Final thoughts

MSX memory mappers

In the 2nd generation MSX homecomputers (MSX2), a new mechanism was introduced to enable RAM sizes significantly larger than found in MSX1 machines, and easy to use for programmers. This mechanism was called a "memory mapper", supporting sizes of 64 KB up to 4 MB.

Back then a typical memory mapper consisted of about a dozen 74xx family IC's and a bank of DRAM chips. These days cheap, high-density RAM chips and programmable logic components enable building the same, using only a few IC's.

A while ago I got myself familiar with some of these programmable logic devices. And as a hobbyist occasionally dealing with MSX computers, a memory mapper came to mind as a nice real-world application to try. This page documents the result - serving as 'inspiration', or as a building block in other people's projects.

This memory mapper

The memory mapper I constructed, reduces chip count to the minimum of 2: a 512K x 8 bit static RAM, and a small CPLD (Complex Programmable Logic Device) containing the control logic. Why 512 KB?

The design involved a lot of design-build-test cycles, building & testing hardware on a range of 20+ year old homecomputers is a very time-consuming business! First version was built on an experimentation cartridge that I used in the past for other MSX hardware projects. As it turned out, the non-optimal layout of this board caused some power supply issues - resulting in rare, but sticky problems. Also wiring was a mess and this board lacked gold-plated contacts, occasionally causing additional errors.

Therefore (by the time my design was more or less finalized) I grabbed a Konami-sized cartridge & modified that to contain SRAM chip, the CPLD and a few other small parts.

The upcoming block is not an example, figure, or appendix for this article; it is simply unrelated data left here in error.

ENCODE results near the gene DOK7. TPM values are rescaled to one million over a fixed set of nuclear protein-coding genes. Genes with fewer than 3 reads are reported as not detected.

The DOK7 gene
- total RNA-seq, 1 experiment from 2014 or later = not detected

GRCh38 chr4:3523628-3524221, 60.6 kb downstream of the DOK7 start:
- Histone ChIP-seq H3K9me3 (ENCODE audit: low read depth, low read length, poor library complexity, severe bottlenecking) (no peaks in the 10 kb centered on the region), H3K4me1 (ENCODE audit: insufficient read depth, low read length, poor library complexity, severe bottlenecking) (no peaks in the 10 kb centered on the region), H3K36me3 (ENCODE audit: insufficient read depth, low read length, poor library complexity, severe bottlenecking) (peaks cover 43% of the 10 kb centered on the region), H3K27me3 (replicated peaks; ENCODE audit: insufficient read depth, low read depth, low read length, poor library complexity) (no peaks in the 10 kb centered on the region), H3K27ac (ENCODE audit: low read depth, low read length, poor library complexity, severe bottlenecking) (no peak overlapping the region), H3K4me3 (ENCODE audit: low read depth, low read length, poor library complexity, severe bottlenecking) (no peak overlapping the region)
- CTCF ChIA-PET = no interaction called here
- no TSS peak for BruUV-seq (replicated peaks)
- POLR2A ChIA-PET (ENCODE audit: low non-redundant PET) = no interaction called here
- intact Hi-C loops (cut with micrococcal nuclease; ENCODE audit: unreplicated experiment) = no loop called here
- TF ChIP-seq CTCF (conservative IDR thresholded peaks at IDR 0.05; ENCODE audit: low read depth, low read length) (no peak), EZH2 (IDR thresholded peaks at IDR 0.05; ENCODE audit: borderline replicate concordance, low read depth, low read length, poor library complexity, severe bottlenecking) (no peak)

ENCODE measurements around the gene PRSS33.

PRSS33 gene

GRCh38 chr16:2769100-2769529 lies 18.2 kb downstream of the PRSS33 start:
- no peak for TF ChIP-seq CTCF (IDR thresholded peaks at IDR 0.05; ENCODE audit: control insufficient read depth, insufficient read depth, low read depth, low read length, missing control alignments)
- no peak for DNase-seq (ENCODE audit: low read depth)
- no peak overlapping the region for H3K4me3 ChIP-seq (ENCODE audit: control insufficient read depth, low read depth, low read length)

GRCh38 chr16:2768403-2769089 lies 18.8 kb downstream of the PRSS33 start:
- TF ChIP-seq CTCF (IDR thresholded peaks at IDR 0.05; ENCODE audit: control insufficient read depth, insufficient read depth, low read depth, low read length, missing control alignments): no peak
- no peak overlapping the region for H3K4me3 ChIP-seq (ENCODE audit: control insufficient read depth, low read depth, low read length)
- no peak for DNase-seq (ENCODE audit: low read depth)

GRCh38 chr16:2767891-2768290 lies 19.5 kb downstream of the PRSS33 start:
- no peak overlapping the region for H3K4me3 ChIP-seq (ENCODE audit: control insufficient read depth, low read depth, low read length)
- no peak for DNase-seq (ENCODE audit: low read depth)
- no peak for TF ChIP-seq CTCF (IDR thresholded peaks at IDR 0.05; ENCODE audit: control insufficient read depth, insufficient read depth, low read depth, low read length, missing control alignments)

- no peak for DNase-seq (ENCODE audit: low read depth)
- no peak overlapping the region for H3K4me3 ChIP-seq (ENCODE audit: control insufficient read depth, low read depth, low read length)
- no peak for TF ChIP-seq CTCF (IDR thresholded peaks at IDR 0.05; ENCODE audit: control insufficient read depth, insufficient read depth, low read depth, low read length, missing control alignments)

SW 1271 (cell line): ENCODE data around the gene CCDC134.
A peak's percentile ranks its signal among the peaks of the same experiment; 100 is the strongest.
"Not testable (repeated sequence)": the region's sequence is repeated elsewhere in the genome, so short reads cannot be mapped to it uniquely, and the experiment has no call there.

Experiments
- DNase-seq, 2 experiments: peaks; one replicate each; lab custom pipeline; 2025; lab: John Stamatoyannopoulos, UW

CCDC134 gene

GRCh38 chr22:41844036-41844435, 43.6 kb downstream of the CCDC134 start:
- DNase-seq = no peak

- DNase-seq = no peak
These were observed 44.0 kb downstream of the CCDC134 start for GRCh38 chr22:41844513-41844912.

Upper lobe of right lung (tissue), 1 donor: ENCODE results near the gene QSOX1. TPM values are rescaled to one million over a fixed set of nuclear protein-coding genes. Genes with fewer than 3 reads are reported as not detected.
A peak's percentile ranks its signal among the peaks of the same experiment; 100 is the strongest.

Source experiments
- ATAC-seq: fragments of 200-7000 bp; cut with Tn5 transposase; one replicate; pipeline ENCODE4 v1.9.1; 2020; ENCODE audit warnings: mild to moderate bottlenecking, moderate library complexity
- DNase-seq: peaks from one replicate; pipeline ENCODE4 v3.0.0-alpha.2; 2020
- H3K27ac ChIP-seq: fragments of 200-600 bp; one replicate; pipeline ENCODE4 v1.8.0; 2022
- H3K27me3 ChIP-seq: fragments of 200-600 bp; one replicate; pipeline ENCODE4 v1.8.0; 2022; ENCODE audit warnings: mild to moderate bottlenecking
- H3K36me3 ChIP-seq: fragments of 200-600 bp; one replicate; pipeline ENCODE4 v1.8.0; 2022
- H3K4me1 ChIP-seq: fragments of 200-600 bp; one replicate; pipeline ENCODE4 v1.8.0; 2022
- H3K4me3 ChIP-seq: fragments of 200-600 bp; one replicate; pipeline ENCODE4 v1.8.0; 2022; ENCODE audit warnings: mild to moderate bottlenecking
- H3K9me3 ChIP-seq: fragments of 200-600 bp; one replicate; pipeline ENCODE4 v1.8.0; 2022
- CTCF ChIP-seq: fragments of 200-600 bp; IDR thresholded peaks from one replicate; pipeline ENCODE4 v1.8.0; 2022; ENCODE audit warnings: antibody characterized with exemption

Top side Bottom side In cartridge casing Closed cartridge (click for larger view, full-resolution versions are included in the download)

After fixing the last issues, I did a final, full set of tests on different MSX models, using diagnostic / test programs & games. In this final set of tests, the memory mapper performed flawless.


Can be grabbed here (1.7 MB).

Final thoughts

A memory mapper is a fairly generic mechanism: on the MSX there exist a number of ROM mappers, and many other systems use similar mechanisms to switch blocks of memory, to 'map' blocks into a memory region where the CPU can access it. Differences are in how many registers are used, how many bits they contain, how they are written, and what size blocks are switched in which memory regions.
Therefore it isn't hard to view this memory mapper as a generic mapper design, change the control logic & number of register bits as desired, and thus produce another type of mapper. Like the kind that switches blocks in Konami MegaROMs. Often a ROM mapper might be simpler since the registers aren't read back, this does away with a significant part of the logic.

There is nothing that prevents you from tacking an MSX-style memory mapper onto a totally different machine like a ZX Spectrum or Commodore 64...

In general, I don't build this kind of hardware for hire, and haven't done so for a long time. You are free to ask, but the answer will likely be "NO". For me this is a combination of hobby & learning exercise, producing such things in numbers is not commercially viable. That's what this page is for: to make it easier for you to understand how it works, and Do-It-Yourself.
But I would like to hear if this info helped you to create your own project(s)!

For hobbyists, PLCC parts are much easier to solder wires onto than VQFP packages. However: they also take up more space...

Slower CPLD parts (like -10 and perhaps -15 speed grades) are probably okay. If needed, you can change the macrocell power setting and generate a new (.jed) configuration file.

These days, 9500XL family parts are easier to find & often cheaper. But remember these are 3.3V parts! Successfully & reliably using these in 5V systems may not be worth the trouble, especially in small projects like this.

Reduce chip count to 1 ?

For an external MSX memory mapper (in cartridge form, that is) further minimization is possible, but only in a few ways:


Last update: 25 August 2011